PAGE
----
Why Infographics

Infographics have quickly emerged in the last few years as a unique way to organize and present information visually.  Infographics differ from a traditional poster in that they typically include statistical information, data or research through a visual medium.  Information is conveyed through a combination of color, size and shape.  For example, population statistics are typically represented as small stick figures, where a larger population would either have s larger stick figure or more stick figures as compared to a smaller population.  Graphs, percentages, as well as engaging visuals are used in infographics to make complex ideas quickly and easily understood by the viewer.

Creating infographics helps students to develop analytical and critical-thinking skills. They prompt students to decipher meaning, purpose, and information. They also provide creative possibilities for differentiated learning and expression. Moreover, successful infographic creation needs a wide range of skills: researching, drawing, writing, computing, storyboarding, and designing.

Today there exist a whole range of free and easy to use online infographic creation tools to provide creative opportunities for students to express their knowledge, research, understanding and perspective.

Infographic Creation Tools

Below are some specific tools for the creation of online comics.

Note: When choosing a tool consider its functionality and publishing possibilities:

  • Easy-to-use tools typically feature drag-and-drop interface
  • Can images be imported?
  • Can you create original art or do you choose from a library of images?
  • Can the infographic be published elsewhere with an embed code?

Infogr.am – Create both infographics and oniline charts from a number of templates pre-created by Infogr.am.  While creating and customizing a selected template, users can insert charts, maps, text, pictures and even video.  Infographics and be saved online in the Infogr.am account and later published and shared online.  Accounts are required to create and save content on the Infogr.am site.  Accounts can be created with an existing email address or can be tied to either Facebook or Twitter.

Picktochart – Select from a series of templates that are pre-created by Picktochart and begin to create an inforgraphic with Picktochart’s drag and drop interface.  Drag from a library of stock images or upload images saved on a computer. Infographic projects can be saved to a Picktochart account online and can be edited online.  Infographics can be downloaded as image files from the site or they can be published to the web and shared online with a link or an embed code.  Accounts are required to create infographics with Picktochart and can be created with an existing email.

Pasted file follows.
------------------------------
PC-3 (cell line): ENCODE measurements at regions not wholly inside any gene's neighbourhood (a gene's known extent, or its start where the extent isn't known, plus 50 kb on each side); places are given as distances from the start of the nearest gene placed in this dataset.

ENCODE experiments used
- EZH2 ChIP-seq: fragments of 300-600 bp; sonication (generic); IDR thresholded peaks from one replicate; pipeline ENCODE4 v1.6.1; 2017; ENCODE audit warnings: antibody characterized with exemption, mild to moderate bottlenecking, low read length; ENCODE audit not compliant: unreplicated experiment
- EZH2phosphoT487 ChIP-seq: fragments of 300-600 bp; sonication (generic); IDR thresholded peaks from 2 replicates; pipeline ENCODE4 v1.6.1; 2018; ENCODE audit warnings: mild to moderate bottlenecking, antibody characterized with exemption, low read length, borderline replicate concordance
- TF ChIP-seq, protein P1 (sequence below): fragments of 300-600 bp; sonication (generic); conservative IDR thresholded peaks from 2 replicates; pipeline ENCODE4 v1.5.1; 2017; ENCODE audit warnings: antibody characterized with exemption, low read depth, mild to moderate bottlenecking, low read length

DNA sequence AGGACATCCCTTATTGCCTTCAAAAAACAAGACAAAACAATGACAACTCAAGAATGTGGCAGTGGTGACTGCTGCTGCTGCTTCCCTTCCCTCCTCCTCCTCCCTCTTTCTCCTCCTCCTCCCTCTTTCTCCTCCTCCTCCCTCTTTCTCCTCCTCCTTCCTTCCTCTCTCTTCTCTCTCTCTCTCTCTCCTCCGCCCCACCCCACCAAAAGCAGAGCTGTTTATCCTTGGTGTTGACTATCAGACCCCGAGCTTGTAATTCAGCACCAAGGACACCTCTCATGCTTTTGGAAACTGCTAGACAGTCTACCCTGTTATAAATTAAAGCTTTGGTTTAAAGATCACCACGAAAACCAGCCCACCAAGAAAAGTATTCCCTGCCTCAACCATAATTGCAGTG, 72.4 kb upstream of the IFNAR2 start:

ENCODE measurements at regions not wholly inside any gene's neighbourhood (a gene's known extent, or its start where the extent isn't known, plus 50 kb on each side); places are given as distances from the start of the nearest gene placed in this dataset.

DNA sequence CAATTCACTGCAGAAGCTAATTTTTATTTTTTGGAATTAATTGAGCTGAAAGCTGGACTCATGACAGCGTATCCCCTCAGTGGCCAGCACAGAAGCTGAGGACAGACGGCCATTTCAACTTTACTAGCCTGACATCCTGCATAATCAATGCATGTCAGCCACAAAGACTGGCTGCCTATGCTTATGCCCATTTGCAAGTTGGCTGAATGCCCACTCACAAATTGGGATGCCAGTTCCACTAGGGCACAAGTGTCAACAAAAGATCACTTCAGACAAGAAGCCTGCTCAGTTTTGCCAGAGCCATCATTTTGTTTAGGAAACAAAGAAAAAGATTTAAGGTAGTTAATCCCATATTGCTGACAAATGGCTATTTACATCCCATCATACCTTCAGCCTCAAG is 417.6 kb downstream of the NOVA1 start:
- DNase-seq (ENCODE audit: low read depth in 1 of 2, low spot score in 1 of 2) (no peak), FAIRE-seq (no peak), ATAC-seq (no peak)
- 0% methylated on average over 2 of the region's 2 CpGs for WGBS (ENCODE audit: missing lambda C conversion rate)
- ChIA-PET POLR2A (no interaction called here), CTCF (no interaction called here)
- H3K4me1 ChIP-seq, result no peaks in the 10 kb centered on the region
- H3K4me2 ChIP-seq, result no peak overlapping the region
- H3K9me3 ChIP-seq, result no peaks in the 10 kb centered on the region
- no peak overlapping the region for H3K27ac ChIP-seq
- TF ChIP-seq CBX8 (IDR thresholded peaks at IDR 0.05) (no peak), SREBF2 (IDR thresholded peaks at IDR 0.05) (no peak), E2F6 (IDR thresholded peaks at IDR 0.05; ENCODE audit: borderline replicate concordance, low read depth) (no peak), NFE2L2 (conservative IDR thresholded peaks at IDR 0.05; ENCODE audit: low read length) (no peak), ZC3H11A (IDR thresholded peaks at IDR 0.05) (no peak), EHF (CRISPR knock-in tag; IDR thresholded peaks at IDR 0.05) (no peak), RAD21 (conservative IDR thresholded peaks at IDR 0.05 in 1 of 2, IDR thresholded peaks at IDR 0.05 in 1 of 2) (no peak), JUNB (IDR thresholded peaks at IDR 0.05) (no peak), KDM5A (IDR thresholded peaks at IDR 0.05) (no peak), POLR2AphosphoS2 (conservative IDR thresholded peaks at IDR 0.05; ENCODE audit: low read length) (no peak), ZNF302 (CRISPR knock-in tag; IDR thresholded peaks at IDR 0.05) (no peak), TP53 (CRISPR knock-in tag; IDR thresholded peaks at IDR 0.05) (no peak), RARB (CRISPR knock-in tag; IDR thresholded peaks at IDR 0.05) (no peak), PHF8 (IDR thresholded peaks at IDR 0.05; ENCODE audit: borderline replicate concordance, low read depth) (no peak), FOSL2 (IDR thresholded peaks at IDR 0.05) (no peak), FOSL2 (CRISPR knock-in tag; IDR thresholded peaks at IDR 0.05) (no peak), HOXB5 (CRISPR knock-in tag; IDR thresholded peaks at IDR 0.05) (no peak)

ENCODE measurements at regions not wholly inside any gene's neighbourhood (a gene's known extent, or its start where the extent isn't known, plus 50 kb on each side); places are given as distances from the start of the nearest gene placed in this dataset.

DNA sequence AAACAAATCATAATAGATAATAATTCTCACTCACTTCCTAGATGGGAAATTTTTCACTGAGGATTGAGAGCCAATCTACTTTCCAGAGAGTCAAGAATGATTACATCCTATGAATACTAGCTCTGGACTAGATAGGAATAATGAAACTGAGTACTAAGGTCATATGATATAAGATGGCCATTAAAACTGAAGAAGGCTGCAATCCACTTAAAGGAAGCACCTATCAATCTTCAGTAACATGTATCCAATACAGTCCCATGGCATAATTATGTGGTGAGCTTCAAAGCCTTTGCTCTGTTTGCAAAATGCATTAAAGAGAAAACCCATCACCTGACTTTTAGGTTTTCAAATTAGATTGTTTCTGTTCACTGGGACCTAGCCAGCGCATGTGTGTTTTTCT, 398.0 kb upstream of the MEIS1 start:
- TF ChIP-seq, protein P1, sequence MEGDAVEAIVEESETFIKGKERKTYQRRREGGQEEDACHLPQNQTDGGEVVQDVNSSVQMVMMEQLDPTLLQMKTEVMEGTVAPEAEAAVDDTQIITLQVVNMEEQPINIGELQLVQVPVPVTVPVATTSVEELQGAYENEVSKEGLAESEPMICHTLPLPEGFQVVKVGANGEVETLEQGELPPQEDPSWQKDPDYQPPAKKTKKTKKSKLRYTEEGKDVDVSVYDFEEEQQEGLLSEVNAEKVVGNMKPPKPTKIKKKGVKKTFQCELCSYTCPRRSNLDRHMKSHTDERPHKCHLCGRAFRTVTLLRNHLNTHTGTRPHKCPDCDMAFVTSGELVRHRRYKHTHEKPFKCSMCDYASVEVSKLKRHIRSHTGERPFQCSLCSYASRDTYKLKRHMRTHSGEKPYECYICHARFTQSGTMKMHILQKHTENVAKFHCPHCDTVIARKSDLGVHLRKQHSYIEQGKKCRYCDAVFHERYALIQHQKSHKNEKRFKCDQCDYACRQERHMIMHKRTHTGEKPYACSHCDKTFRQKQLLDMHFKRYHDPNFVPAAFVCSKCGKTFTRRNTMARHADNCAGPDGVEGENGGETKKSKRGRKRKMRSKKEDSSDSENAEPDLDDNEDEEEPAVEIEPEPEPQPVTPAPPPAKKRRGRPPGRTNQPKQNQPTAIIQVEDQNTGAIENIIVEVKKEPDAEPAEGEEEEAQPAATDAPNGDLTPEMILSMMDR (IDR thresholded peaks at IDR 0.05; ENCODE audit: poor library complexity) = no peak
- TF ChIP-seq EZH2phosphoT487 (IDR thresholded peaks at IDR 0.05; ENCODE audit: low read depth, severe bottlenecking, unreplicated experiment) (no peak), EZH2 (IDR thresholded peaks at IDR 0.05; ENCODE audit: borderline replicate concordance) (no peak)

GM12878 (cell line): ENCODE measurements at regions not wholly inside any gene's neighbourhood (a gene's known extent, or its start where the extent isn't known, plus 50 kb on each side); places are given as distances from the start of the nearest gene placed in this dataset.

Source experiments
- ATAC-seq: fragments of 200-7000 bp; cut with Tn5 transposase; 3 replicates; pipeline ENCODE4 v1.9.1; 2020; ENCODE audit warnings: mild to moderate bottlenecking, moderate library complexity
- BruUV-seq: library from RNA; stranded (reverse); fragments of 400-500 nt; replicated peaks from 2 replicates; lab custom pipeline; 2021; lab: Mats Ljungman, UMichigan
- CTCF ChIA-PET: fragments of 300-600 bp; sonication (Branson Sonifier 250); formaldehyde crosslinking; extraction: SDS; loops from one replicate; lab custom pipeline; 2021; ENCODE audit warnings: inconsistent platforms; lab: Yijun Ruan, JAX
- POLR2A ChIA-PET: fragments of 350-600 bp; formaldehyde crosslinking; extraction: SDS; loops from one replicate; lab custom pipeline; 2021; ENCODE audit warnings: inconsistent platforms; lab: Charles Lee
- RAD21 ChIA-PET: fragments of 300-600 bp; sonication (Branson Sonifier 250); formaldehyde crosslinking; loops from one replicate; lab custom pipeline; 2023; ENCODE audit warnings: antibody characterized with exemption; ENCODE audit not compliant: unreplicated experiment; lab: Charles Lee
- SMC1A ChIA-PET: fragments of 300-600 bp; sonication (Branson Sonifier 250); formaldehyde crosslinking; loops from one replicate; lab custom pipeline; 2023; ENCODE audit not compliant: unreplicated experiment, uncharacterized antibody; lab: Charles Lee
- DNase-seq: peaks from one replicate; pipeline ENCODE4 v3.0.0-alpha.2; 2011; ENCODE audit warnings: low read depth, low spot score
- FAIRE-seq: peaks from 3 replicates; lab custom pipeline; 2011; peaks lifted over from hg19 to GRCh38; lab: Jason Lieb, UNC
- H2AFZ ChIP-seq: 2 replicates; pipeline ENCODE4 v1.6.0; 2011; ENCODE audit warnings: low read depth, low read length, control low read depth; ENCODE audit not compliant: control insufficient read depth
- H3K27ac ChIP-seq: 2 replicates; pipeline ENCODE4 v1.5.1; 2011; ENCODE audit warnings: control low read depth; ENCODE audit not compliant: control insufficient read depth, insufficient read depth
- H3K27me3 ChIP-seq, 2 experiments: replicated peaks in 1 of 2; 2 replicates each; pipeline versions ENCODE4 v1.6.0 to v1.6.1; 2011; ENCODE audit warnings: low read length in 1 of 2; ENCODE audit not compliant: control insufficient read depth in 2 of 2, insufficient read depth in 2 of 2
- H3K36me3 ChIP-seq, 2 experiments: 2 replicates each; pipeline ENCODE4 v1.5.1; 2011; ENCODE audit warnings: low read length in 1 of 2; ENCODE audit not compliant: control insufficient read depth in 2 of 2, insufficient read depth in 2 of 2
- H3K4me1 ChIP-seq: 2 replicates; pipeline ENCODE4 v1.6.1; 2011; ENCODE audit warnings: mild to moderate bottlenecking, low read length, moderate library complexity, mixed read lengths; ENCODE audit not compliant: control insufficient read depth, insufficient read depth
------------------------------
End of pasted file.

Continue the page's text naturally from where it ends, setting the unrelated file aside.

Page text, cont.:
Easel.ly – Work from a crisp drag and drop interface to create an infographic with Easel.ly.  Select images to include on the infographic from a library of choices, or upload an image saved on a computer.  Infographics can be saved in one’s Easel.ly account and can be updated and edited online.  Once complete, infographics can be shared online with a link or embed code.

Canva is a simple, drag-and-drop, design software that’s completely online and free to use. Students can make images, infographics, posters, and more!  Canva’s infographic maker makes it easy to create stunning infographics by proving a suite of professionally designed templates.

Video Introduction on Infographic Creation

Infogr.am Video Tutorial

Picktochart Video Tutorial

Visual.ly Video Introduction

infographics from easel.ly on Vimeo.

How to Integrate Infographics

Infographics can be integrated in history and social studies classes in a variety of ways:

  • Create an infographic based on statistical data associated with a war, battle or conflict.
  • Create an infographic to present data associated with a technological change.
  • Create a virtual tour of a country or region with an infographic.
  • Create an infographic as a substitute for a timeline.
  • Transform a Primary Source Document into an infographic by extracting data from word choice, frequency and importance.
  • Create a ‘What If’ infographic about an era or event.
  • Jigsaw a larger unit of study into smaller sections and have groups create infographics to teach their section to the class.
  • Encourage otherwise reluctant writers to express themselves through infographics.

Here are a few additional resources on integrating infographics:

New York Times Learning Network – Teaching with Infographics: Places to Start

New York Times Learning Network – Data Visualized: More on Teaching with Infographics

New York Times Learning Network – Teaching with Infographics: A Student Project Model